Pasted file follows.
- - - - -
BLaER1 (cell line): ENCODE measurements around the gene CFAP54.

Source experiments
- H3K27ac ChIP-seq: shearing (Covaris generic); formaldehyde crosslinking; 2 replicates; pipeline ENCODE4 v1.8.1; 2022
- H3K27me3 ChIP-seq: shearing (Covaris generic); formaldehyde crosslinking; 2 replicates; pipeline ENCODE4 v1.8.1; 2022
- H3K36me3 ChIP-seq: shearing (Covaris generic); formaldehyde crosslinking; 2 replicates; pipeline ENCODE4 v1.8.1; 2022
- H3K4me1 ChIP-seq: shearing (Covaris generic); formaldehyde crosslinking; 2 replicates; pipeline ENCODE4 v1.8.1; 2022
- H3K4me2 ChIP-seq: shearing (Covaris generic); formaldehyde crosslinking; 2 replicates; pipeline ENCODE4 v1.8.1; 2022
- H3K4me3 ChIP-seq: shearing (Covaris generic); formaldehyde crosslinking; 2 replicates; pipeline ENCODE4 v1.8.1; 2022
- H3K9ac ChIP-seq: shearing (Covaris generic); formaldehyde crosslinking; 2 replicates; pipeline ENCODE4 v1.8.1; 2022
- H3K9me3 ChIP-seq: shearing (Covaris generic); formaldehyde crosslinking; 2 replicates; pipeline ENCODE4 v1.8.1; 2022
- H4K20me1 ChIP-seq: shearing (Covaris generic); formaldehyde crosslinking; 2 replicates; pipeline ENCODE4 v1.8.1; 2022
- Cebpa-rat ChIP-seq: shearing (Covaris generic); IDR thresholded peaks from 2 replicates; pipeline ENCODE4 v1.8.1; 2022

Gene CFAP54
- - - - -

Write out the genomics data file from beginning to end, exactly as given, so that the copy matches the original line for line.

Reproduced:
BLaER1 (cell line): ENCODE measurements around the gene CFAP54.

Source experiments
- H3K27ac ChIP-seq: shearing (Covaris generic); formaldehyde crosslinking; 2 replicates; pipeline ENCODE4 v1.8.1; 2022
- H3K27me3 ChIP-seq: shearing (Covaris generic); formaldehyde crosslinking; 2 replicates; pipeline ENCODE4 v1.8.1; 2022
- H3K36me3 ChIP-seq: shearing (Covaris generic); formaldehyde crosslinking; 2 replicates; pipeline ENCODE4 v1.8.1; 2022
- H3K4me1 ChIP-seq: shearing (Covaris generic); formaldehyde crosslinking; 2 replicates; pipeline ENCODE4 v1.8.1; 2022
- H3K4me2 ChIP-seq: shearing (Covaris generic); formaldehyde crosslinking; 2 replicates; pipeline ENCODE4 v1.8.1; 2022
- H3K4me3 ChIP-seq: shearing (Covaris generic); formaldehyde crosslinking; 2 replicates; pipeline ENCODE4 v1.8.1; 2022
- H3K9ac ChIP-seq: shearing (Covaris generic); formaldehyde crosslinking; 2 replicates; pipeline ENCODE4 v1.8.1; 2022
- H3K9me3 ChIP-seq: shearing (Covaris generic); formaldehyde crosslinking; 2 replicates; pipeline ENCODE4 v1.8.1; 2022
- H4K20me1 ChIP-seq: shearing (Covaris generic); formaldehyde crosslinking; 2 replicates; pipeline ENCODE4 v1.8.1; 2022
- Cebpa-rat ChIP-seq: shearing (Covaris generic); IDR thresholded peaks from 2 replicates; pipeline ENCODE4 v1.8.1; 2022

Gene CFAP54